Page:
Principality of Kastrioti

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Principality of Kastrioti
Principata e Kastriotit

Principality of Kastrioti in the 15th century
Capital Krujë (after November 1443)
Languages Albanian
Religion Catholic
Government Principality
 •  1389-1417 Gjon Kastrioti
 •  1443-1444 George Kastrioti
Historical era Medieval
 •  Established 1389
 •  Fall under Ottoman Empire 1417
 •  Regained control 1443
 •  Disestablished 2 March 1444

Principality of Kastrioti (1389–1444) was one of the most important principalities in Medieval Albania. It was created by Gjon Kastrioti and then ruled by the national hero of Albania, George Kastrioti Skanderbeg.


Gjon Kastrioti had originally only two small villages. In short time John Kastrioti managed to expand its lands so as to become the undisputed lord of Central Albania. He married Voisava Tripalda who bore five daughters - Mara, later wife of Stefan Crnojević of Montenegro; Jela, then wife of Gjin (Gino) Musacchio; Angjelina (Angelina), later wife of Vladan Arianit Comnenus Thopia; Vlajka, later wife of Stefan Maramonte Balšić; Mamica, later wife of Karol Musacchio Thopia - and four sons: Repoš, Staniša (Stanislaus), Kostandin (Constantine) and George Kastrioti. Gjon Kastrioti was among those who opposed[1] the early incursion of Ottoman Bayezid I, however his resistance was ineffectual. The Sultan, having accepted his submissions, obliged him to pay tribute and to ensure the fidelity of local rulers, George Kastrioti and his three brothers were taken by the Sultan to his court as hostages. After his conversion to Islam,[2] the young George Kastrioti attended military school in Edirne and led many battles for the Ottoman Empire to victory. For his military victories, he received the title Arnavutlu İskender Bey, (Albanian: Skënderbe shqiptari, English: Lord Alexander, the Albanian) comparing Kastrioti's military brilliance to that of Alexander the Great.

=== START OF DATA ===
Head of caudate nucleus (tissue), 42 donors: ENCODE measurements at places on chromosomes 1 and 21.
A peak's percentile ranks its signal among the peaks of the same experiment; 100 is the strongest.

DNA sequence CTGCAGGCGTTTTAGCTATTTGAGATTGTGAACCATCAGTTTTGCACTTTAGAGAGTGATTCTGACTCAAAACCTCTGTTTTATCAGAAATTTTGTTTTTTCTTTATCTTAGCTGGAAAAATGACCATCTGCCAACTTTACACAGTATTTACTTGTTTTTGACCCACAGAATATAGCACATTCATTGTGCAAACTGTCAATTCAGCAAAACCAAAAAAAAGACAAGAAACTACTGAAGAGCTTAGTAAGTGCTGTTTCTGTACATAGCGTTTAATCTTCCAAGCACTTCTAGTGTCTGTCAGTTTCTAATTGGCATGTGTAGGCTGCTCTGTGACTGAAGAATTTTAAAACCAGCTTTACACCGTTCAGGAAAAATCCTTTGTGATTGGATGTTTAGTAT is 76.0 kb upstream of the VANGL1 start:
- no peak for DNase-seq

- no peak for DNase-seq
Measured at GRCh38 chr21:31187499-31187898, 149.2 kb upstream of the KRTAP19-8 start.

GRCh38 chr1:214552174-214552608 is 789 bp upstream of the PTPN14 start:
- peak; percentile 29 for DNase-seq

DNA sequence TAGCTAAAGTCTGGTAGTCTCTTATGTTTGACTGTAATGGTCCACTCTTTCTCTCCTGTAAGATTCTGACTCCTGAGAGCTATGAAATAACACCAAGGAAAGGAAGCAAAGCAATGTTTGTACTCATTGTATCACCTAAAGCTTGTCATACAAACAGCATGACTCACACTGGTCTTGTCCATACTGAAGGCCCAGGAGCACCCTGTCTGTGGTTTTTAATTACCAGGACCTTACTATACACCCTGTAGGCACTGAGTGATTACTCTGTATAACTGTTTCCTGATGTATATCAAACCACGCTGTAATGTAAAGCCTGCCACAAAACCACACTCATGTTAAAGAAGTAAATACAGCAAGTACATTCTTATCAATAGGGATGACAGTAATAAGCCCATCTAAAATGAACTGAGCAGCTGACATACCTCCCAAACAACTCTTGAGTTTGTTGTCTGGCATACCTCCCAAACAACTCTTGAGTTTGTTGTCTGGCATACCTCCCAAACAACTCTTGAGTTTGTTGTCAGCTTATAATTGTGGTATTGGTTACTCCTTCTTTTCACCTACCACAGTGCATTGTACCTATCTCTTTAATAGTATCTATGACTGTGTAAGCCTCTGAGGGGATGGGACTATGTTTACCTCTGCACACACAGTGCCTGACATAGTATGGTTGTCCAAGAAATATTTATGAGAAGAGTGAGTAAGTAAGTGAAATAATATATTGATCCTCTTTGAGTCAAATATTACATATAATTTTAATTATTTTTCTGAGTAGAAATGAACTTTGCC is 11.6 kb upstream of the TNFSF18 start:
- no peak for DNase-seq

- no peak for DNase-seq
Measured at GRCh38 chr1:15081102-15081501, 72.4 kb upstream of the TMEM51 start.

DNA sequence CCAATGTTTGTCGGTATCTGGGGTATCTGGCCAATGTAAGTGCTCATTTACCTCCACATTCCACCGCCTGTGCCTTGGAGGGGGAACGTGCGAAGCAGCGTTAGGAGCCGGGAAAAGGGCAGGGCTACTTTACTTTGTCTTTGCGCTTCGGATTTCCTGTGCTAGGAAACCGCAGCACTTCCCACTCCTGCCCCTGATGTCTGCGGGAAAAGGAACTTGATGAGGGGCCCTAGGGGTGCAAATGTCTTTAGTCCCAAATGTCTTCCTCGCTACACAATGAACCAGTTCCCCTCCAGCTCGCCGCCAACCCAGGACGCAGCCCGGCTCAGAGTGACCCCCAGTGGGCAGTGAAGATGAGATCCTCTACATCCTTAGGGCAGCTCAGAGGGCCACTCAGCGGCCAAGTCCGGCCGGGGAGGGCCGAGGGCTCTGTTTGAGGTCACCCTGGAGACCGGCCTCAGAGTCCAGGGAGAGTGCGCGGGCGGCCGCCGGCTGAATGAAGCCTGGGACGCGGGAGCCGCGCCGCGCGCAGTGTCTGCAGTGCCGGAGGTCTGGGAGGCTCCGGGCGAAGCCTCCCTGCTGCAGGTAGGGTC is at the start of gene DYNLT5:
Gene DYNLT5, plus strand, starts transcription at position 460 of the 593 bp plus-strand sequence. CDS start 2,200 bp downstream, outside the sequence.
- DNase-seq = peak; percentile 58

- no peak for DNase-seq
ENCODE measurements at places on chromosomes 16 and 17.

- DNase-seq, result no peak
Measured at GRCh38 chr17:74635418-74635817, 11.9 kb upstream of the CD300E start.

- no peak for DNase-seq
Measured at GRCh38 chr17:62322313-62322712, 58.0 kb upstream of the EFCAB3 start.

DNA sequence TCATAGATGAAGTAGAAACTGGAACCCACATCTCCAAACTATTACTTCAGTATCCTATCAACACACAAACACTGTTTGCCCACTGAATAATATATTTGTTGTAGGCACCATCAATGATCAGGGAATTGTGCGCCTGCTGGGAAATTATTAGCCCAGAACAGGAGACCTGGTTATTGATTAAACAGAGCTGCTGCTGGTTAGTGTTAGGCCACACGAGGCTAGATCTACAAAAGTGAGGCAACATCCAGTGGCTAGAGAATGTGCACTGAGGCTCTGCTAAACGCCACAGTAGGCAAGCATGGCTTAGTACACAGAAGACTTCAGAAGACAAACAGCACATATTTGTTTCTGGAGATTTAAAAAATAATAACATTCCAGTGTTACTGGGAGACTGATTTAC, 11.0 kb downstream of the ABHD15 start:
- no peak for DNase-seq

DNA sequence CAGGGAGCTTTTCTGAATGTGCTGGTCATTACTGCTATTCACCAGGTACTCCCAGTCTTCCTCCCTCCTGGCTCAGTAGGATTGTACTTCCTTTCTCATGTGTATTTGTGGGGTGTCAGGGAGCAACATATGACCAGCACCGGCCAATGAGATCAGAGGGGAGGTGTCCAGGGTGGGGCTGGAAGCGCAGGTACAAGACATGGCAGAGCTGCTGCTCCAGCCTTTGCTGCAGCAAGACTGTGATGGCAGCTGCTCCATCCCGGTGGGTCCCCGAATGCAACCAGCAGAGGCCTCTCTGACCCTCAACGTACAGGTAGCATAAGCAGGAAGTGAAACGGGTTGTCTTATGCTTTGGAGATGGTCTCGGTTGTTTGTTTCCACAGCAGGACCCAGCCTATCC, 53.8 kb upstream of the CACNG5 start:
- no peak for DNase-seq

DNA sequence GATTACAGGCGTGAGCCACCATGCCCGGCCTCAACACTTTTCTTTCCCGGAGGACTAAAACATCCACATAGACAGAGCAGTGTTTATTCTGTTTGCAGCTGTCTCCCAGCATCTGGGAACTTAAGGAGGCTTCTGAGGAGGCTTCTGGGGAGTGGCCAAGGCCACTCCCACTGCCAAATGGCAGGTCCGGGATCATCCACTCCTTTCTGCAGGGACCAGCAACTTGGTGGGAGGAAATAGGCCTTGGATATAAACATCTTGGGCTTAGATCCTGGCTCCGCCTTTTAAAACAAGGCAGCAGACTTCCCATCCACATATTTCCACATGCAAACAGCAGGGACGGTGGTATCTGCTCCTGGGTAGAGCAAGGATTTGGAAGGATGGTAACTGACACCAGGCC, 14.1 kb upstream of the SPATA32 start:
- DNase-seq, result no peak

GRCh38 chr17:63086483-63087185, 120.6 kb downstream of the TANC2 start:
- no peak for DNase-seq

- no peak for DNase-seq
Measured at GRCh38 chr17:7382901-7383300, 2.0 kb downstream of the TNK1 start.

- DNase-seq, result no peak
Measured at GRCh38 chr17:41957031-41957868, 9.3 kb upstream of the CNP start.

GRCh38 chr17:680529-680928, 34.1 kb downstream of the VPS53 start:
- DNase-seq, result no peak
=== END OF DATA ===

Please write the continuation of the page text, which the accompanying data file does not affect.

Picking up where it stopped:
Restoration of Gjergj Kastrioti[edit]

He was distinguished as one of the best officers in several Ottoman campaigns both in Asia Minor and in Europe, and the Sultan appointed him General. He even fought against Greeks, Serbs and Hungarians, and some sources say that he used to maintain secret links with Ragusa, Venice, Ladislaus V of Hungary, and Alfonso I of Naples.[3] Sultan Murat II gave him the title Vali which made him General Governor. On November 28, 1443, Skanderbeg saw his opportunity to rebel after a battle against the Hungarians led by John Hunyadi in Niš as part of the Crusade of Varna. He switched sides along with 300 other Albanians serving in the Ottoman army. After a long trek to Albania he eventually captured Krujë by forging a letter[1] from the Sultan to the Governor of Krujë, which granted him control of the territory. After capturing the castle, Skanderbeg[4] abjured Islam and proclaimed himself the avenger of his family and country. He raised a flag showing a double-headed eagle, an ancient symbol used by various cultures of Balkans (especially the Byzantine Empire), which later became the Albanian flag. The Governor was killed as he was returning to Edirne, unaware of Skanderbeg's intentions... Skanderbeg allied with George Arianite[5] (born Gjergj Arianit Komneni) and married his daughter Donika (born Marina Donika Arianiti).[6]

League of Lezha[edit]

Following the capture of Krujë, Skanderbeg managed to bring together all the Albanian princes in the town of Lezhë[7] (see League of Lezhë, 1444). Gibbon[4] reports that the "Albanians, a martial race, were unanimous to live and die with their hereditary prince" and that "in the assembly of the states of Epirus, Skanderbeg was elected general of the Turkish war and each of the allies engaged to furnish his respective proportion of men and money". With this support, Skanderbeg built fortresses and organized a mobile defense force that forced the Ottomans to disperse their troops, leaving them vulnerable to the hit-and-run tactics of the Albanians.[8] He managed to create the League of Lezha, a federation of all Albanian Principalities.

See also[edit]


"History of Albanian People" Albanian Academy of Science. ISBN 99927-1-623-1

  1. ^ a b James Emerson Tennent, 1845, The History of Modern Greece, from Its Conquest by the Romans B.C.146, to the Present Time
  2. ^ Rendina, Claudio (2000). La grande enciclopedia di Roma. Rome: Newton Compton. p. 1136. ISBN 88-8289-316-2. 
  3. ^ Noli, Fan S.: George Castrioti Scanderbeg, New York, 1947
  4. ^ a b Edward Gibbon, 1788, History of the Decline and Fall of the Roman Empire, Volume 6, Scanderbeg section
  5. ^ Fine, John V. (1994). The Late Medieval Balkans: A Critical Survey from the Late Twelfth Century to the Ottoman Conquest. ISBN 0-472-08260-4. 
  6. ^ Titolo pagina
  7. ^ Minna Skafte Jensen, 2006, A Heroic Tale: Marin Barleti's Scanderbeg between orality and literacy
  8. ^ Stavrianos, L.S. (2000). The Balkans Since 1453. ISBN 1-85065-551-0.